Leaders of the Responsible Ohio (RO) movement say they will not give up on the campaign to legalize the drug in Ohio. RO Executive Director Ian James issued the following statement, “We trust the voters. We started the conversation, and we’re going to continue the conversation starting tomorrow. The status quo doesn’t work, it’s unacceptable and we’re not going away. All the things we’ve fought for are true. Ohioans still need treatment and deserve compassionate care. And our state needs the jobs and tax revenue that marijuana legalization will bring.” Polls conducted before the election revealed that the majority of Ohio voters do support marijuana legalization, but were opposed to the establishment of a monopoly in the state’s constitution. That opposition resulted in Issue 3 failing by almost a 2 to 1 margin.

“A vote no on issue 3 is a vote against big money and a vote for our kids,” said Adams County Sheriff Kimmy Rogers, “with issue 3 you just had to follow the money to know what was going on.”

Ohio voters voiced their objections loud and clear by casting their votes to ban constitutional monopolies that would create a state of limited competition in which the market is shared by a small number of growers. The passage of Issue 2 prevents monopolies being written into the state’s constitution by individuals seeking to promote their own private economic interest, or to reward individuals or groups who fund ballot initiatives, such as Issue 3.

Curt Steiner, campaign director for Ohioans Against Marijuana Monopolies, released the following statement:

“I wish to acknowledge that a number of voters on the side that didn’t prevail tonight have strong feelings about a couple of issues in particular: legal reform – and the availability of medical marijuana. Those issues got overshadowed during this debate. Overshadowed by the brazen nature and far-reaching extent of the statewide money grab attempted by Issue 3 backers — an attempt voters concluded was, in this instance, an unsavory abuse of the ballot issue process.”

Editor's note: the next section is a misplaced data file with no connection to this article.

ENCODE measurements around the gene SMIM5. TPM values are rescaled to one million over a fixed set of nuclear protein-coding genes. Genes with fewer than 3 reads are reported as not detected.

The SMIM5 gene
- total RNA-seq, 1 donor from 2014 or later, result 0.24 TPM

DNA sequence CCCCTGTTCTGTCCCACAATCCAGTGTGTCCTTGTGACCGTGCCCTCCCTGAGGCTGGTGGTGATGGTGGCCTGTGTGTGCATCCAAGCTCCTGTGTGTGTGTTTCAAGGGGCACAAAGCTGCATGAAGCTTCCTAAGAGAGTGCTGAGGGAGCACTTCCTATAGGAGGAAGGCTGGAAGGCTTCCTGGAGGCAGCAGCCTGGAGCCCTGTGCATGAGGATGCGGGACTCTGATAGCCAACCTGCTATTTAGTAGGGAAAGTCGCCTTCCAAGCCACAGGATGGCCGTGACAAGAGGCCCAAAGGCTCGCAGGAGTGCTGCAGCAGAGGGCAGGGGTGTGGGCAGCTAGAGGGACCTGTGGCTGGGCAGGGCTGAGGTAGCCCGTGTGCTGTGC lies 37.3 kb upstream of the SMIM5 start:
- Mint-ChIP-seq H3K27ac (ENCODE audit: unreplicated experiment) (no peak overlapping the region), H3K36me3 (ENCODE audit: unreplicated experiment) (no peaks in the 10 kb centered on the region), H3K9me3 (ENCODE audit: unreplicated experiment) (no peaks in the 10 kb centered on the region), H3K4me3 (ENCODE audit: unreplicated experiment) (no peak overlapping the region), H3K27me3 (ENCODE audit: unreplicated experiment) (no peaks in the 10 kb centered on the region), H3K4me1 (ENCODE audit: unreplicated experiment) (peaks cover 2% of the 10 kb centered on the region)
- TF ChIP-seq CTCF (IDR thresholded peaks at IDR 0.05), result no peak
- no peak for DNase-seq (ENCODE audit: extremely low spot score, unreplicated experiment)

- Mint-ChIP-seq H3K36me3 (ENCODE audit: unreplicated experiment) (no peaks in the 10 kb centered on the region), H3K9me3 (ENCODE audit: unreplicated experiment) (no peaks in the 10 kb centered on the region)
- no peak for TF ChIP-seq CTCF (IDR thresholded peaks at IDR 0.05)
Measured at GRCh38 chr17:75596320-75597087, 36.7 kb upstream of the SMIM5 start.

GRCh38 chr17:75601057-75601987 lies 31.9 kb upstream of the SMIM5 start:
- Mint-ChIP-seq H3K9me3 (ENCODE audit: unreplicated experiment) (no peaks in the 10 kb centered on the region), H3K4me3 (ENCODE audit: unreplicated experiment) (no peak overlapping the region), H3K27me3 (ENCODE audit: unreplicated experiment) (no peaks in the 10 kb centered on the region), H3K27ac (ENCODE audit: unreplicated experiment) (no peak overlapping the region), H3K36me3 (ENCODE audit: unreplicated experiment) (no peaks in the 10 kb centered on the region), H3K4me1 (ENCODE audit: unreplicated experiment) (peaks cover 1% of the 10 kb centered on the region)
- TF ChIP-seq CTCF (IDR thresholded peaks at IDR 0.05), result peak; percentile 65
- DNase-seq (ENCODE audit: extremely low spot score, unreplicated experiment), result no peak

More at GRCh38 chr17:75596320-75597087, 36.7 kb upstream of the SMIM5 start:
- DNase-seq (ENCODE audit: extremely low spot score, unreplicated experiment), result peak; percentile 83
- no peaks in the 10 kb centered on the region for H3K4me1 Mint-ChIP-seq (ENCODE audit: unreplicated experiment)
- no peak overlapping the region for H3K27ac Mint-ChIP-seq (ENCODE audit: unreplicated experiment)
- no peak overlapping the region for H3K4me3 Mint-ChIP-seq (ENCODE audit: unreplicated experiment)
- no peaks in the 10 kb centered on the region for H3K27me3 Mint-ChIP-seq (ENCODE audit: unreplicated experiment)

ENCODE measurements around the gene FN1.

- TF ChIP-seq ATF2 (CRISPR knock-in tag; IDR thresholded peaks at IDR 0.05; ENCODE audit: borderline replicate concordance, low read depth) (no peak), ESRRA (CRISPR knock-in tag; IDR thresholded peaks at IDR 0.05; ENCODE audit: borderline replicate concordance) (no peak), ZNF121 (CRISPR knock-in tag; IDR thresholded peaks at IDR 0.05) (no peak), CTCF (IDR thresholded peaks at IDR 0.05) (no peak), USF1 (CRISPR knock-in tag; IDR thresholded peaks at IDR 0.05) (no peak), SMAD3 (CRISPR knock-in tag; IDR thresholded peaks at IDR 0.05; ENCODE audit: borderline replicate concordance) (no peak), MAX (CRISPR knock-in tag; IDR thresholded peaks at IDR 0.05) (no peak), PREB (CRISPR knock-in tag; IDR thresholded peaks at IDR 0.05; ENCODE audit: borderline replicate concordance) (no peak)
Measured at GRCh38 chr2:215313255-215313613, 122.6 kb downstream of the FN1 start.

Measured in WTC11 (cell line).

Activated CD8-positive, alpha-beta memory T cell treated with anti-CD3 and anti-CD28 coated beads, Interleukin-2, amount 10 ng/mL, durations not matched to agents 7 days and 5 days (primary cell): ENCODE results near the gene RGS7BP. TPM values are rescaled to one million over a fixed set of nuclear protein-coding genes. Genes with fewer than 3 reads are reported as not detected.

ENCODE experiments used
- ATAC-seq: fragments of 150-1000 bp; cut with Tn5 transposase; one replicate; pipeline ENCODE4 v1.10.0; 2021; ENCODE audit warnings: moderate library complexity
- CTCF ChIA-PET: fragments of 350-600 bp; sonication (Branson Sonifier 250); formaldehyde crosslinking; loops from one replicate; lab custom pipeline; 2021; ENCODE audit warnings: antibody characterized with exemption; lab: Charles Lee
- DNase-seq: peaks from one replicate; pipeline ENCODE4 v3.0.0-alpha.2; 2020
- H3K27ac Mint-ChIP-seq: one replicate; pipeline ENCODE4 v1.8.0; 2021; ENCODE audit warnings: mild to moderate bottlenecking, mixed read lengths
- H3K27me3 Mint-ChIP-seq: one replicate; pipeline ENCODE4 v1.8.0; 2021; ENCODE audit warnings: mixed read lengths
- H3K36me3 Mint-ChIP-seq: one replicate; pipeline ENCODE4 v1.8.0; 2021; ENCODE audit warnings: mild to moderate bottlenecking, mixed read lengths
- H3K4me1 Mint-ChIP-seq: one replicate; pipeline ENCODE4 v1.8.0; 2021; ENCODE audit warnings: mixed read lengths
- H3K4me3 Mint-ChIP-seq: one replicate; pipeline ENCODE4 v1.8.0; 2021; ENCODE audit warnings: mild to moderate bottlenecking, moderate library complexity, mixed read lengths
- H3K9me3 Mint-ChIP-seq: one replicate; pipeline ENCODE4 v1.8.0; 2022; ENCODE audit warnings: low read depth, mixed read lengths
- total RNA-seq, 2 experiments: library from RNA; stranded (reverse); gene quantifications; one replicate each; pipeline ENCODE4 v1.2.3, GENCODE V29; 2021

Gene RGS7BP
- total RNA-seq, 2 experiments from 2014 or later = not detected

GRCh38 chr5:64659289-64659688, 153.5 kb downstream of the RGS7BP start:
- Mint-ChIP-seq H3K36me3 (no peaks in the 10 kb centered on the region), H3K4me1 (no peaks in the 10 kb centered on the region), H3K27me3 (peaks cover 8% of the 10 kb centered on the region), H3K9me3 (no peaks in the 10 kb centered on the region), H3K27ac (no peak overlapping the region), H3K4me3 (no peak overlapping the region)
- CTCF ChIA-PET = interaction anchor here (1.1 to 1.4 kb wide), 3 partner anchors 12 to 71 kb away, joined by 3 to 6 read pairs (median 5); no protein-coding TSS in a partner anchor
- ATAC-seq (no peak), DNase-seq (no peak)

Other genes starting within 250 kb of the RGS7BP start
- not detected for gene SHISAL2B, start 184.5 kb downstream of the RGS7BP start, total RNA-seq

Despite the crushing defeat of Issue 3, several state lawmakers, including Ohio House Speaker Cliff Rosenberger-R (District 91), who have been staunchly opposed to legalization now say it is probably time to look at legalizing medical marijuana.

“After going through this process, myself and many of my colleagues realize there’s tremendous support for medical marijuana and something we should have a bigger discussion about,” said Rep. Ryan Smith, R-(District 93).

Medical marijuana has been proven effective for people with various debilitating diseases such as cancer, Alzheimer’s disease, post-traumatic stress disorder (PTST), hypothyroidism, alcoholism, anorexia, anxiety disorders, arthritis, asthma, angina pectoris, lyme disease, lymphoma, Lou Gehrig’s disease, inflammatory bowel disease, malignant melanoma, hemophilia-A, Grave’s disease, epilepsy, gastritis, headaches, Tourette’s Syndrome, Crohn’s disease, multiple sclerosis, HIV, nerve pain, and glaucoma, and many more.

The four other states that have legalized marijuana – Alaska, Colorado, Oregon and Washington – first established programs to permit people to get medical marijuana to treat illnesses.

Issue 3 asked Ohioans to make a huge jump from prohibition to full legalization.

University of Cincinnati Political Science professor David Niven said, “We are not California. We’re not the vanguard of hippiedom, It’s a leap to go from no legal marijuana to full legal marijuana.”

Ohioans were clearly not ready to make that leap, though there are indications that they are willing to consider medical marijuana.

http://www.peoplesdefender.com/wp-content/uploads/2015/11/web1_Issue3.jpg
Lawmakers consider medical marijuana on 2016 ballot

By Patricia Beech

pbeech@civitasmedia.com

Reach Patricia Beech at 937-544-2391 or at pbeech@civitasmedia.com